Digital transformation: Lessons from the private sector for the public sector

private sector public sector, digital transformation
© Fizkes

Antonio Weiss, Senior Partner at The PSC, discusses lessons and limitations from the private sector for the public sector about digital transformation

We live in an age where the digital experiences of citizens are delivered through the channels of a small number of enormous technology providers.

The “Tech States” influence most digital services

These “Tech States”, as Tortoise media has coined them – Apple, Microsoft, Google, Amazon, Tencent and Meta – now deliver the vast majority of entry points to digital services. Yes, none of these Tech States can claim public services, or the public sector as their origin story. It’s true that these giants are – and will continue – to deliver significant transformations in the way public services operate; from moving digital services onto the cloud, to opening up access to digital information of government guidance, to even delivering medical devices quickly and safely to residents.

Three limits to private sector parallels in digital transformation

But we must also remember where the limits of private sector parallels lie and what to do about them. Three specific and vitally important differences are at the heart of this.

1. First, public services are universal.

This means they need to be for everyone. This is the single most important differentiator with the private sector. There are legal requirements – but also societal expectations – that mean that health and care, education, justice and wider public services must be accessible by everyone. Practically, this means making an iOS app for reporting a fly-tip might sound like a great thing for a local authority to do, but the authority must also maintain a way for non-app and non-Apple users to also access the service.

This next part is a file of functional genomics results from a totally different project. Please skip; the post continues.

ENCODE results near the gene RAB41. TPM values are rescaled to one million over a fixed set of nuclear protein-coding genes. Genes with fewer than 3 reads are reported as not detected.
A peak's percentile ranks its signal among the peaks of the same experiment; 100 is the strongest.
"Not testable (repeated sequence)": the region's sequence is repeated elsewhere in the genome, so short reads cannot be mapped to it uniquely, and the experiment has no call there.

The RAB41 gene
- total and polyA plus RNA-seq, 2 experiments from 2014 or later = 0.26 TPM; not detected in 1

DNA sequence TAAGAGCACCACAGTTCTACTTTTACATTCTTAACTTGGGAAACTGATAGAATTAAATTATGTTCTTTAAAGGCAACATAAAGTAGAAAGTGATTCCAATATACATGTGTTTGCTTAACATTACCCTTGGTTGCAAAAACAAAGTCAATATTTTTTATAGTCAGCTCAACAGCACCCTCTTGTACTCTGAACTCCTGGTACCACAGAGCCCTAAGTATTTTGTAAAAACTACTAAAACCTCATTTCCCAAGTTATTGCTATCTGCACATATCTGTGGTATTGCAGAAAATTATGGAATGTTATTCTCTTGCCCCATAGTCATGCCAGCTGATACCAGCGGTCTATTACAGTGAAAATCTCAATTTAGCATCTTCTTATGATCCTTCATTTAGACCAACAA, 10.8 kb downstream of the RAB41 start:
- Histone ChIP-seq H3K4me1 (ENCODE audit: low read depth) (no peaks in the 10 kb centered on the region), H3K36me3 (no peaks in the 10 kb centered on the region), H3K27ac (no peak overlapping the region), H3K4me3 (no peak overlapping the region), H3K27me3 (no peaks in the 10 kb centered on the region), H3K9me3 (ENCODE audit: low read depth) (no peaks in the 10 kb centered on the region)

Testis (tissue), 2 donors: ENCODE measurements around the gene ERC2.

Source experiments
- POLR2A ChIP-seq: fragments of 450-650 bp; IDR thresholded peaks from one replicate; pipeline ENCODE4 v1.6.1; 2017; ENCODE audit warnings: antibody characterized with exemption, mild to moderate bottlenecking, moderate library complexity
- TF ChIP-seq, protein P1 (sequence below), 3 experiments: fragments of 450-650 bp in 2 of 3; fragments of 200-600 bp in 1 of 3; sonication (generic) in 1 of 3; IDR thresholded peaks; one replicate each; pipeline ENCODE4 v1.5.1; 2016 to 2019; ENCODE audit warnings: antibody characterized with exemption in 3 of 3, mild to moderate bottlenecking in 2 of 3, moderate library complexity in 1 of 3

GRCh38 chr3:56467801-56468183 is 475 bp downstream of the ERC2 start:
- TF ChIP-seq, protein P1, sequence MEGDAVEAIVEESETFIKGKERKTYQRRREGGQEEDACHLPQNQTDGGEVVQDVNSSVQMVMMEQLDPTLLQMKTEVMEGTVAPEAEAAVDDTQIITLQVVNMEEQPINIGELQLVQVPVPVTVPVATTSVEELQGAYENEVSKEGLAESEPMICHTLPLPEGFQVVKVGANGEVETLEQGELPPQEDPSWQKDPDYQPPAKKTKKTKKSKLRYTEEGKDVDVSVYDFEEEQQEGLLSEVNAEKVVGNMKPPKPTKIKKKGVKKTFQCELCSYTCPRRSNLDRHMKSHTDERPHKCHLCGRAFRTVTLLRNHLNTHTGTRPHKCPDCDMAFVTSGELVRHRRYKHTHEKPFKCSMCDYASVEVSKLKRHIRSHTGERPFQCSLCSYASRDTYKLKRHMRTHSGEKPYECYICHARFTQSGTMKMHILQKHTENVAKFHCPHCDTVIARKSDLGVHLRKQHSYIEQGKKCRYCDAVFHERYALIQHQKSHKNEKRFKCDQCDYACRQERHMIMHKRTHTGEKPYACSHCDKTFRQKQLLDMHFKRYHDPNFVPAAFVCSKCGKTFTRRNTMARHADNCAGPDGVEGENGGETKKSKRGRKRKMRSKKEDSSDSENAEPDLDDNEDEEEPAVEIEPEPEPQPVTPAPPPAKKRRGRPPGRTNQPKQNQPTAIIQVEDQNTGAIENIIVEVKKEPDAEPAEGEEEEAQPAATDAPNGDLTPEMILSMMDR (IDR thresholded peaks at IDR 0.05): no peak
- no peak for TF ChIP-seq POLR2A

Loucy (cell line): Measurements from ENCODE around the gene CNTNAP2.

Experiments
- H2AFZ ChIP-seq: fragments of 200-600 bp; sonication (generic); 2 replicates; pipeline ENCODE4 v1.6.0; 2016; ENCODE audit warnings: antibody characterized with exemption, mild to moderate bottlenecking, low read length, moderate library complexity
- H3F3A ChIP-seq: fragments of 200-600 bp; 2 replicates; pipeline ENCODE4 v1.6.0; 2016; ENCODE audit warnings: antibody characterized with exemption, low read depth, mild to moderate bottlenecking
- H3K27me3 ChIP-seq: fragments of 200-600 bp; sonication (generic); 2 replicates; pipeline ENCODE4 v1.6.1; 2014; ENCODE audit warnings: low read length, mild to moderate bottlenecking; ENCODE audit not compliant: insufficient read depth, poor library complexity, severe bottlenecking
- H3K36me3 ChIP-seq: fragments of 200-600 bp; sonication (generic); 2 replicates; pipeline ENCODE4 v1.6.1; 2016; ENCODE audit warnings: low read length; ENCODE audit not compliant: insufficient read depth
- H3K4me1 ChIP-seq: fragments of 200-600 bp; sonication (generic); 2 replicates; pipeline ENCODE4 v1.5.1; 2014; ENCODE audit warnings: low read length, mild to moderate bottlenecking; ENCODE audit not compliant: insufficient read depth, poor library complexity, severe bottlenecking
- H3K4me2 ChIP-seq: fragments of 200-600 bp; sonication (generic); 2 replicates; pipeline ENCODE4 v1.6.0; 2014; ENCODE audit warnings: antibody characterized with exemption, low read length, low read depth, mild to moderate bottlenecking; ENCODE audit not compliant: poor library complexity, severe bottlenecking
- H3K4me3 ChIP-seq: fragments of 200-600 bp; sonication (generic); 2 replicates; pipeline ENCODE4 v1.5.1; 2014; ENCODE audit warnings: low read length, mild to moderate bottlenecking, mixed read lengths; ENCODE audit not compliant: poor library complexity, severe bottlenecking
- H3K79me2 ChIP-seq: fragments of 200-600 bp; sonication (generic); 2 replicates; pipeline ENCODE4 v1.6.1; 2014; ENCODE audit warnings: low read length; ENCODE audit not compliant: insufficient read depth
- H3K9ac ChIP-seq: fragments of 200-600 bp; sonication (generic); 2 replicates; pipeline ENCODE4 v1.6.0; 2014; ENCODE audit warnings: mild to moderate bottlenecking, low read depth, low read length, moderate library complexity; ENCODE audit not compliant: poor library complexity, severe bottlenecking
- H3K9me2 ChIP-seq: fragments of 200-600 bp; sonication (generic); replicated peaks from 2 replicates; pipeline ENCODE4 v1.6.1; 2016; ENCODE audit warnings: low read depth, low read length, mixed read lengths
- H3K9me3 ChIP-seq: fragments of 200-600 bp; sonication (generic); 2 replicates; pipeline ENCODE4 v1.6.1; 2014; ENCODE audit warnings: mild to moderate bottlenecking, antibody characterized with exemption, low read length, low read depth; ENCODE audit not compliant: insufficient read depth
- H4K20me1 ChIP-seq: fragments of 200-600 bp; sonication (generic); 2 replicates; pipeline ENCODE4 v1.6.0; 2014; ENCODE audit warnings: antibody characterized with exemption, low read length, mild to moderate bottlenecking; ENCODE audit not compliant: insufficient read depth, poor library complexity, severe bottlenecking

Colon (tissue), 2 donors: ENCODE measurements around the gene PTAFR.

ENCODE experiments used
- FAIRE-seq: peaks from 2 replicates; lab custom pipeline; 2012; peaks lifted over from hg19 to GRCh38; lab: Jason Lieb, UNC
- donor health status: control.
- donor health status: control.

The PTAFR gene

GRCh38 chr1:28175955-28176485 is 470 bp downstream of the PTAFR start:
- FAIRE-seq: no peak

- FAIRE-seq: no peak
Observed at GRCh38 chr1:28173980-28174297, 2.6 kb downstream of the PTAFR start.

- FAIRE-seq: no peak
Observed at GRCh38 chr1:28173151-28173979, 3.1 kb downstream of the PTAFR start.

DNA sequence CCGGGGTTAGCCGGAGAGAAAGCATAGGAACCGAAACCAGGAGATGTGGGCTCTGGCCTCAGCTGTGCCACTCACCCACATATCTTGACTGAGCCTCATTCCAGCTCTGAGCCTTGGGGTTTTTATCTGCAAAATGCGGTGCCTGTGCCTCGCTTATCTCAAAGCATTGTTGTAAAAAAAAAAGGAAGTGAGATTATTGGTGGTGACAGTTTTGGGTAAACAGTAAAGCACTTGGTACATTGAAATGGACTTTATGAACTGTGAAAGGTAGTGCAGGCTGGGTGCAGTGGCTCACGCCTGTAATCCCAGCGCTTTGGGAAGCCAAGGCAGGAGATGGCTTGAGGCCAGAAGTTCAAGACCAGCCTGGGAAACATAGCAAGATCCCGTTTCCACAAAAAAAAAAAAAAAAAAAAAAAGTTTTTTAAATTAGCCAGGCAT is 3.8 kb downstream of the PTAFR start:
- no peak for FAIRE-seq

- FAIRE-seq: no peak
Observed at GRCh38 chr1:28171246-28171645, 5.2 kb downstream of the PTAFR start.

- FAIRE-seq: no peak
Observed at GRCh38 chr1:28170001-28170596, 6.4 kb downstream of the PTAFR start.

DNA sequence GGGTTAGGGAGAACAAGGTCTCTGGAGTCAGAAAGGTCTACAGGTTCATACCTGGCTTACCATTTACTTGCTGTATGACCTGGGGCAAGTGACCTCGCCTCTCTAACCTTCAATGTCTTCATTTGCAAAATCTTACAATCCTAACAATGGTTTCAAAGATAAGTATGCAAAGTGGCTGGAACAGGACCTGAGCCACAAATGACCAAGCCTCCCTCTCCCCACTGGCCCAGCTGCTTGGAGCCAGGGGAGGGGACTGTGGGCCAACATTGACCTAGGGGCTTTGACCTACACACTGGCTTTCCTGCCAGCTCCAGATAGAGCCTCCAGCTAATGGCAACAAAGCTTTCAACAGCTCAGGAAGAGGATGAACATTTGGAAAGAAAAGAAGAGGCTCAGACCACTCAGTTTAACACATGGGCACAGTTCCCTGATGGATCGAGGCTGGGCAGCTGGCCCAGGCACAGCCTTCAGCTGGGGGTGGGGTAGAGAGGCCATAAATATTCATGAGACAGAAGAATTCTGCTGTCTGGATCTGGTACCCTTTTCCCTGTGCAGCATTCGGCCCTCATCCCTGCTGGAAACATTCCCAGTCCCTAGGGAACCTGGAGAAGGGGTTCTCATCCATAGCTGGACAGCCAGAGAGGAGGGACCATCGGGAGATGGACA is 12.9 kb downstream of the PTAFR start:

This makes financial savings difficult because services may often need to be duplicated. And it also means that services need to be designed to be easily accessible for as many people as possible; taking into account, language, learning, visual or technology challenges.

2. Second, the metrics for success for digital transformation in the public sector are inherently more complicated.

An ecommerce company cares about conversion rates and revenue. An algorithm will be tailored to optimise for a specific outcome. Yet, digital transformation in the public sector requires caring about all of these things and citizen satisfaction, access, usability and meeting whatever the policy and political aims of the day are, however well or poorly defined or inconstant they may be.

This is not to say things are easy in the private sector, with more and more firms considering purpose is as – or even more – important than profit alone. But the number of stakeholders and competing interests in the public sector are particularly extensive.

3. Finally, the risk calculus in the public sector is different.

This works on two levels: that statutory requirement to run services means fail-safes and backups must always be in place; and that the spotlight is brighter when things go wrong in public services. There is no National Audit Office or Public Accounts Committee equivalent to hold private firms accountable for technology failures in the private sector. This doesn’t mean that public service organisations should be especially risk-averse, rather, that they should proactively manage risks by using agile approaches, iterating service development and constantly testing with users.

There are many good and useful lessons to be taken from technology firms and the wider private sector, but we shouldn’t be blind to the difference between sectors.


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